Caspari Center Media Review………….January 22, 2008
During the week covered by this review, we received 11 articles on the subjects of anti-missionary activity, Christian Zionism, Christian sites, and archaeology. Of these:
5 dealt with anti-missionary activity
2 dealt with Christian Zionism
1 dealt with Christian sites
2 dealt with archaeology
1 dealt with the Vatican
This week’s Review is primarily constituted by anti-missionary material.
Ma’ariv, January 17; Mishpaha, January 10; Yom L’Yom, January 10; HaMahane Heharedi, January 10, 2008
HaMahane HeHaredi (January 10) ran the story of the Jew saved from the clutches of the missionaries by Orthodox propaganda, and Yom L’Yom (January 10, p. 5) ran the story of Yad L’Achim’s recent activity against the “missionaries” in Tel Aviv and Beersheva (see previous Reviews).
In its struggle against the establishment of a “missionary center” on the shores of the Sea of Galilee, Yad L’Achim’s most recent action took the form of providing “religious and Orthodox MKs” with material “in order to enlist them in the fight against the mission.” According to a report in Yom L’Yom (January 10, p. 2), a prominent businessman in the north of the country brought the matter to the attention of the Minister of Tourism, meeting with him personally in order to stress its gravity.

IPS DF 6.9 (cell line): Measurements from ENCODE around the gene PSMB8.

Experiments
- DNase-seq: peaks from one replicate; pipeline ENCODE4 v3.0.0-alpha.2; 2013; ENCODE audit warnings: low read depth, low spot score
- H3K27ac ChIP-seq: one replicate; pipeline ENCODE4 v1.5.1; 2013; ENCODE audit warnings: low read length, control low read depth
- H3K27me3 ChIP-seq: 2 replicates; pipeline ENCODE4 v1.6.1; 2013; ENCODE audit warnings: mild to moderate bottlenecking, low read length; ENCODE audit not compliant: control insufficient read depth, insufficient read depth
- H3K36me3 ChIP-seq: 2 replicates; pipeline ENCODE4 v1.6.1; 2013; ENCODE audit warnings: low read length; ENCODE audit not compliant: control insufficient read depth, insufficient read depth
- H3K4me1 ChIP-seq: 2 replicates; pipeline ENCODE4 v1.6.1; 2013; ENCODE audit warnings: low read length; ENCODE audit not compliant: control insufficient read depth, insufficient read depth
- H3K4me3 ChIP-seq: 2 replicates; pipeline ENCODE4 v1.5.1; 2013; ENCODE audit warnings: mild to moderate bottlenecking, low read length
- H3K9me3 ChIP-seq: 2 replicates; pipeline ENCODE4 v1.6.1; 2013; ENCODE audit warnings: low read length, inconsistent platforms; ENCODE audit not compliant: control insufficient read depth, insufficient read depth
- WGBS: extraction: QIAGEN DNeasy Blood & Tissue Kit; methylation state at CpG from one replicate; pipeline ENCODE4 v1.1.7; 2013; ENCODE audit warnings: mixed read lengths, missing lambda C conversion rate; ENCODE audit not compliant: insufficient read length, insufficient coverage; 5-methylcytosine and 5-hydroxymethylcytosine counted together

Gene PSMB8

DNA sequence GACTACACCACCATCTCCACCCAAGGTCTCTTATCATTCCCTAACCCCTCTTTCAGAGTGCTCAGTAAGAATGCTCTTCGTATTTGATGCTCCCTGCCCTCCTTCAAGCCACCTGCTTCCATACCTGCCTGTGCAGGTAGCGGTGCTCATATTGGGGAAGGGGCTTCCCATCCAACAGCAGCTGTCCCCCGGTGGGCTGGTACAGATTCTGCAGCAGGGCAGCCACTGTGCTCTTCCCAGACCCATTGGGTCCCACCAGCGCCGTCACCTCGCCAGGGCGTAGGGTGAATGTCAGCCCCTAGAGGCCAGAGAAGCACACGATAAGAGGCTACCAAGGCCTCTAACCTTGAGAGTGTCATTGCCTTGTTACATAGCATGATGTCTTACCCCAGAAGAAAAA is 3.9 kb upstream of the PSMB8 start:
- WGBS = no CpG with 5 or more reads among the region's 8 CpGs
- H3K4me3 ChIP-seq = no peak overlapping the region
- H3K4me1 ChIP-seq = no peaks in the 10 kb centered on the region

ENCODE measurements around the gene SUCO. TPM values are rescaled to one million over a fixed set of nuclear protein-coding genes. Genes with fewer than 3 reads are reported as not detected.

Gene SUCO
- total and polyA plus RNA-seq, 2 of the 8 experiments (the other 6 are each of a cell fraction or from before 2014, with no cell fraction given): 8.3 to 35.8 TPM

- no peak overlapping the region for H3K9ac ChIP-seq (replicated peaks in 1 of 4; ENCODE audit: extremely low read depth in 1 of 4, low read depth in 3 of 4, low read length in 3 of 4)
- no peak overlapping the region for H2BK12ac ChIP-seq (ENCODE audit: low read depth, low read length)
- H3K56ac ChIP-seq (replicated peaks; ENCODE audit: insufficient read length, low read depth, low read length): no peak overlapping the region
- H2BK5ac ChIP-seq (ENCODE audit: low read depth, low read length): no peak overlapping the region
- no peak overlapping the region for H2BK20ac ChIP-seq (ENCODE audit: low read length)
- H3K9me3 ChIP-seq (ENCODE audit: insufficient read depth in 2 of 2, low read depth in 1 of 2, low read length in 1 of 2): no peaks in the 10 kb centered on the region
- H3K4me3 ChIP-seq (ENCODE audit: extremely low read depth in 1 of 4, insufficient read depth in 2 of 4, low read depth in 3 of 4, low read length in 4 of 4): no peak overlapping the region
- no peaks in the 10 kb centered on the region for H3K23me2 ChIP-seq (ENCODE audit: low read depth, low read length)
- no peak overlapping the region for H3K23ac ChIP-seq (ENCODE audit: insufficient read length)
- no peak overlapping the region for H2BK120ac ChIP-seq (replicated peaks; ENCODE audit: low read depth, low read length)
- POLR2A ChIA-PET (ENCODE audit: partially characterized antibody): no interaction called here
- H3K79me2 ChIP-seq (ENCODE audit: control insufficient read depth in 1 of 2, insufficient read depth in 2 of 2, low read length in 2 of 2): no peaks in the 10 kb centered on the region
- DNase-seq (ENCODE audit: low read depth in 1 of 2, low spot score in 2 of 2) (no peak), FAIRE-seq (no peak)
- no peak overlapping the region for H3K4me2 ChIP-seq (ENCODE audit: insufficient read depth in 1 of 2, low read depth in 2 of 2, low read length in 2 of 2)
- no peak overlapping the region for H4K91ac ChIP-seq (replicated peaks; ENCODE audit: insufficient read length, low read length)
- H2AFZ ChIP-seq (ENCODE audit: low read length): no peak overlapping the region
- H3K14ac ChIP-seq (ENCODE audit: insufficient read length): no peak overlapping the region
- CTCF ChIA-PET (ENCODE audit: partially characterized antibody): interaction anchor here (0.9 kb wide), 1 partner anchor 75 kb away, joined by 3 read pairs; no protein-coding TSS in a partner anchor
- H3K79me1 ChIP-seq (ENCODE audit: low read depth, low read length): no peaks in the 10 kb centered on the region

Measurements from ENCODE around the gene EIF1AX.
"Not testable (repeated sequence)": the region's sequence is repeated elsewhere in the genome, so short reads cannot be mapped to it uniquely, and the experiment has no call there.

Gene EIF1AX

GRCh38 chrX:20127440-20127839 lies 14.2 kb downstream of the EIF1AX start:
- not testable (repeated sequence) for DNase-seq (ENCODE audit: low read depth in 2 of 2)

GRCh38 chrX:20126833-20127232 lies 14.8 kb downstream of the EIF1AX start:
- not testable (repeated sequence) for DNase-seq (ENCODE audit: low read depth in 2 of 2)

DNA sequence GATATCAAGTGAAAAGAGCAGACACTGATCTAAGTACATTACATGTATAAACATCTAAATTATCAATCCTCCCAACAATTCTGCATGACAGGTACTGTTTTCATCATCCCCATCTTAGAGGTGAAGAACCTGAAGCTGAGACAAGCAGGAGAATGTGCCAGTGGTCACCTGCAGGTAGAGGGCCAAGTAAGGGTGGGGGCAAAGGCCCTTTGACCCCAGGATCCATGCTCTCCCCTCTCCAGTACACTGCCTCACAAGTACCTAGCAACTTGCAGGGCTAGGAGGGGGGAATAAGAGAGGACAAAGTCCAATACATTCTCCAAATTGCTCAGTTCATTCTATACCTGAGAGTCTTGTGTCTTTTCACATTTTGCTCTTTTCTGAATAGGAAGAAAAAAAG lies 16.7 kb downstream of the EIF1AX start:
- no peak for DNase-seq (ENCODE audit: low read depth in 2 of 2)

Avi, who signed his letter to Mishpaha (January 10) “in sorrow and in hope of salvation,” responded to a previous article printed in the paper regarding missionary activity – but emphasized that his concern was less with the missionaries than with the need to “help the weak in order that they don’t get into such a situation [of being vulnerable to missionary activity].”
Ma’ariv (January 17) ran a short piece on Binyamin Kluger, one of Yad L’Achim’s veteran members in Jerusalem. As is well known, Kluger converted from Christianity. Having become a missionary, he ditched this profession on seeing how his colleagues treated Jews, telling them that, “‘Christianity is the true Judaism.’” His investigation of Islam led him to the conviction that that religion displayed even less respect towards Jews.” His final step was therefore to convert to Judaism.
Jerusalem Post, January 15; HaModia, January 15, 2008
HaModia (January 15) carried the story of the appointment of Christian representatives to the Jewish Agency’s administration (see previous Reviews).